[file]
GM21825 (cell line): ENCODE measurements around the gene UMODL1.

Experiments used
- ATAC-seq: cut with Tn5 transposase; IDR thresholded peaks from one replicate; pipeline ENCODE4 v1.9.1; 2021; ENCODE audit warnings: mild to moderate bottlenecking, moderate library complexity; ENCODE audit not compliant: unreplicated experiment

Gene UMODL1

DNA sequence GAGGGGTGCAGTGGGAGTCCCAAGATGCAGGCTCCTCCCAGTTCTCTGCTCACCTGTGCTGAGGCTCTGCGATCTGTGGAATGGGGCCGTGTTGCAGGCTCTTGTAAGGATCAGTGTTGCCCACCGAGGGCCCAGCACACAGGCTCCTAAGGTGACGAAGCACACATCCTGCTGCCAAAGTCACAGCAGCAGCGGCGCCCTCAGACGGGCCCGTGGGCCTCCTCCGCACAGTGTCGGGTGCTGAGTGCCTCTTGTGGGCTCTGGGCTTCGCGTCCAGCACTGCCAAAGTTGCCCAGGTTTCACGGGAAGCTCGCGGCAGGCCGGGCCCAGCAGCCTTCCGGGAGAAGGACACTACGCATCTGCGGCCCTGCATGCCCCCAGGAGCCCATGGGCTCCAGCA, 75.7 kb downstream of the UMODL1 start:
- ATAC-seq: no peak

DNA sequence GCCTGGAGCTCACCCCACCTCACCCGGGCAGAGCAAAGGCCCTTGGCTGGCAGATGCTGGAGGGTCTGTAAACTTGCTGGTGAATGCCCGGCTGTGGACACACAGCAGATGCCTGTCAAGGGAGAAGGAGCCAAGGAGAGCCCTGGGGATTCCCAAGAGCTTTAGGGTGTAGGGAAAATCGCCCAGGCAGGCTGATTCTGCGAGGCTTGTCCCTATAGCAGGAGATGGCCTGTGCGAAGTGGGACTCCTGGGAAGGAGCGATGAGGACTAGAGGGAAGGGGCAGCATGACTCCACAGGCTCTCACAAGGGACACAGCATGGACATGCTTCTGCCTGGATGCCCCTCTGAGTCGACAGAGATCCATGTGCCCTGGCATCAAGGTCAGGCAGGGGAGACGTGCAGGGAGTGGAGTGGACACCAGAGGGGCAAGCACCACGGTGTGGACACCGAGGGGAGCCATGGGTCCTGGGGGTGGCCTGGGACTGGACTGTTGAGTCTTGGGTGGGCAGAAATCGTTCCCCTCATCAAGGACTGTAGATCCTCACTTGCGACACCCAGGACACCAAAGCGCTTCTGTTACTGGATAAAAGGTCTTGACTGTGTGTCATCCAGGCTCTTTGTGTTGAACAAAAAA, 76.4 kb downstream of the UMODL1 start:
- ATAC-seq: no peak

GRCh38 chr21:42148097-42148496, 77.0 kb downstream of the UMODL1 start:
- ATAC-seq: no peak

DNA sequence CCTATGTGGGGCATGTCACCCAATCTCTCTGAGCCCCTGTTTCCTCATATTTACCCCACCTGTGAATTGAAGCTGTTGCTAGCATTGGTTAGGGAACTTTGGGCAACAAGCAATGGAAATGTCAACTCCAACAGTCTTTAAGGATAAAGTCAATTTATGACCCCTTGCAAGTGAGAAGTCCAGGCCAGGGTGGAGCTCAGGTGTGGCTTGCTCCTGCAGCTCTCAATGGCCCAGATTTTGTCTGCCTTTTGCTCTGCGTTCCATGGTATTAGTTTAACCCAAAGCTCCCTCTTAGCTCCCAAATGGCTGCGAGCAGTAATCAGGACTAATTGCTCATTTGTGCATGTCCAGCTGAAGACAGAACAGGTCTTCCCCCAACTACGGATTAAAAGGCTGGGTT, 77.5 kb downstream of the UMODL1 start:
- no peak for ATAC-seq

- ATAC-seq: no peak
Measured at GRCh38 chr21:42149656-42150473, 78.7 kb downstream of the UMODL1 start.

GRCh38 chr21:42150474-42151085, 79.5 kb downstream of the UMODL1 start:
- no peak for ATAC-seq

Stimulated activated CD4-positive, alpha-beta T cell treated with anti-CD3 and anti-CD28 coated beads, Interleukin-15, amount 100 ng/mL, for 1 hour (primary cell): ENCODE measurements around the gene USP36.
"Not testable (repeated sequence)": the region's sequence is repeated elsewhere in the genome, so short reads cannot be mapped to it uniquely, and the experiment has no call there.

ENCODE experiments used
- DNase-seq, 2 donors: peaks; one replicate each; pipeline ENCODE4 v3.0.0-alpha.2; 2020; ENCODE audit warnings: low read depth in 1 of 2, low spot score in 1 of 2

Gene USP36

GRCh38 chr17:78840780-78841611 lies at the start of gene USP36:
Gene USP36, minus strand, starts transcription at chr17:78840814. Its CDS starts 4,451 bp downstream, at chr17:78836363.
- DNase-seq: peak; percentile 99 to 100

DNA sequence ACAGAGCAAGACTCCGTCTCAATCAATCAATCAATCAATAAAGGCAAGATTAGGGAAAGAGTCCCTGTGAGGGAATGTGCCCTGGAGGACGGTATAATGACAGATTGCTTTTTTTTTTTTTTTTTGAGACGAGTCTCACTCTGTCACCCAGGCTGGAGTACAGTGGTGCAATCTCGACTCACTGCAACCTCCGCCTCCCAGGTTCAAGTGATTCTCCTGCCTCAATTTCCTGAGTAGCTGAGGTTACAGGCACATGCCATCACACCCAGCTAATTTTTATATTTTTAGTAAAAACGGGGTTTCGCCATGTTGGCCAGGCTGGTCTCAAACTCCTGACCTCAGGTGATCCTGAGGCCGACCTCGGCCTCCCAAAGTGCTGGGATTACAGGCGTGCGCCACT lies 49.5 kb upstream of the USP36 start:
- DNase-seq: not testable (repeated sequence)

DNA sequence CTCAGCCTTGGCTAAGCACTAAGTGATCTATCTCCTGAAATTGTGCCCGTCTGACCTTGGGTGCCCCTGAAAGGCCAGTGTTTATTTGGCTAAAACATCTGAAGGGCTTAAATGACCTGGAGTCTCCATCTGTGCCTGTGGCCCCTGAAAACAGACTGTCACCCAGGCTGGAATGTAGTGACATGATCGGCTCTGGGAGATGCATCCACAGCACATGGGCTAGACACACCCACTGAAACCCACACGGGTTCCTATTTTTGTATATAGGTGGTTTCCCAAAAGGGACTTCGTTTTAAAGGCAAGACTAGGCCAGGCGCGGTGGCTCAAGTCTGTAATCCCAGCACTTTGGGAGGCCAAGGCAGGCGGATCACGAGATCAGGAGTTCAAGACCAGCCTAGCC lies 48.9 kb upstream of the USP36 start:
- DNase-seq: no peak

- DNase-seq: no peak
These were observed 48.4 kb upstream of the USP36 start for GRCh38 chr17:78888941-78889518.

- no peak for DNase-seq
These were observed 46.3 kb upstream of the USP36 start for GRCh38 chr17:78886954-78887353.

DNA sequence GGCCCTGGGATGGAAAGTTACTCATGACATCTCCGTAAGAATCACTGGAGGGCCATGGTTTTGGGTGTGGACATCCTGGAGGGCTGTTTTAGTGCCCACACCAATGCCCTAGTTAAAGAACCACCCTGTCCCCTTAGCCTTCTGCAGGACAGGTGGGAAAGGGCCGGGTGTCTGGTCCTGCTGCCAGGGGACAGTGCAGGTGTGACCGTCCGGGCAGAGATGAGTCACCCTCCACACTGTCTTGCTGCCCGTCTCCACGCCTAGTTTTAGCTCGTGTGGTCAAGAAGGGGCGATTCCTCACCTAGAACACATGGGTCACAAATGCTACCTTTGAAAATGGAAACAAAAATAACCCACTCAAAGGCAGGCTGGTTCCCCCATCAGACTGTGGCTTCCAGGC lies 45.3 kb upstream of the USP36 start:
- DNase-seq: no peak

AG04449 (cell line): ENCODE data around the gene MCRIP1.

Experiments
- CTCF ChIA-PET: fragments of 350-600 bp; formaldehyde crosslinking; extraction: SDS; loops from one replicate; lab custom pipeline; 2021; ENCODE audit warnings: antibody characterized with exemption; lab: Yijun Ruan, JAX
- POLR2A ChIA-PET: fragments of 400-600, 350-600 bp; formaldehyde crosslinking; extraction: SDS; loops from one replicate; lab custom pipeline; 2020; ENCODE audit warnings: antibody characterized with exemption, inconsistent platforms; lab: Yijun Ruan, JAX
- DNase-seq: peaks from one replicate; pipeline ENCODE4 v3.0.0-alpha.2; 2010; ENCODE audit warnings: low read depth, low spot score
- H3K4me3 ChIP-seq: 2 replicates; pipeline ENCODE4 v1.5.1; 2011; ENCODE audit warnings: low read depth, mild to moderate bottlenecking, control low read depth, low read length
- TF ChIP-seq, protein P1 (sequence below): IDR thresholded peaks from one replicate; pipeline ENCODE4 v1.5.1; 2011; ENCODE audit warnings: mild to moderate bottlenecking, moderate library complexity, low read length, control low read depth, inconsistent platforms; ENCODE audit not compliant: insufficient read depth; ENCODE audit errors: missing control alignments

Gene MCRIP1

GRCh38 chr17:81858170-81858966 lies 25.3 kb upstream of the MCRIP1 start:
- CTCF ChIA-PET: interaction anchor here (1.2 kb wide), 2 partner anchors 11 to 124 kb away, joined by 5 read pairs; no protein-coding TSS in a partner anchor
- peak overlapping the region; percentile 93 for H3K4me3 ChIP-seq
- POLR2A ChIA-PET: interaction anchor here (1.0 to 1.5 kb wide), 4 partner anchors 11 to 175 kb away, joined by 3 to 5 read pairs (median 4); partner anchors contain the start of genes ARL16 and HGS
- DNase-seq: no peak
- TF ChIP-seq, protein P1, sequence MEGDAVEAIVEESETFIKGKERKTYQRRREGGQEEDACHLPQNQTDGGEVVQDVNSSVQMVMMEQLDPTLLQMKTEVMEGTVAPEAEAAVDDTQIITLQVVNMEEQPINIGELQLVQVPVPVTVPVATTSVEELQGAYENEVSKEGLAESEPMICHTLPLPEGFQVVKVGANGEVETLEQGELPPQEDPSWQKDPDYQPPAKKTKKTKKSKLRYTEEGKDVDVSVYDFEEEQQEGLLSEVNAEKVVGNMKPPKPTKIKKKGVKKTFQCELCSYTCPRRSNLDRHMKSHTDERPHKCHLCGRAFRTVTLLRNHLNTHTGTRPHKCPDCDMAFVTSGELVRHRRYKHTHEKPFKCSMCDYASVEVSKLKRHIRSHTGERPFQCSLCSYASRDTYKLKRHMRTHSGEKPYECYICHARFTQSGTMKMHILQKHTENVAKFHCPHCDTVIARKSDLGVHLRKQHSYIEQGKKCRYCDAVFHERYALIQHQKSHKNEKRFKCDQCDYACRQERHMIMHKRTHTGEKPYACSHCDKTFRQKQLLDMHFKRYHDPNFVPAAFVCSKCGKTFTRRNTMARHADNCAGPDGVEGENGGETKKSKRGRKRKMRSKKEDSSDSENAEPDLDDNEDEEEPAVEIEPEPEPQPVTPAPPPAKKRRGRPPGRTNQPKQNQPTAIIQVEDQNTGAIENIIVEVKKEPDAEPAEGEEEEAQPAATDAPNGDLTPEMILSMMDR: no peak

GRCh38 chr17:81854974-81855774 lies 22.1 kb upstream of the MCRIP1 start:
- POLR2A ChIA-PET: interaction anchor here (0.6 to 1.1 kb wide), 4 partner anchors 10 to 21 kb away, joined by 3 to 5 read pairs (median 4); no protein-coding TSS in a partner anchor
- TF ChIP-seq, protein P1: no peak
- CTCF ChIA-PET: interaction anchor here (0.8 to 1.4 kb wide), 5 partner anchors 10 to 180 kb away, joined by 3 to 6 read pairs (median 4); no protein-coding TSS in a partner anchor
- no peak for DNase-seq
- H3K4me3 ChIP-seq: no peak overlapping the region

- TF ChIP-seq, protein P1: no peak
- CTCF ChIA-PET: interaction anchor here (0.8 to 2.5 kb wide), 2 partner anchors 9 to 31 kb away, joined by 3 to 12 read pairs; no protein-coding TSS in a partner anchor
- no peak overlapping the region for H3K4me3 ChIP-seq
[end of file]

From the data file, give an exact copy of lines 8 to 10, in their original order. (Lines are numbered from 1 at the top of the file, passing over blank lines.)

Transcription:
- ATAC-seq: no peak

GRCh38 chr21:42148097-42148496, 77.0 kb downstream of the UMODL1 start:
- ATAC-seq: no peak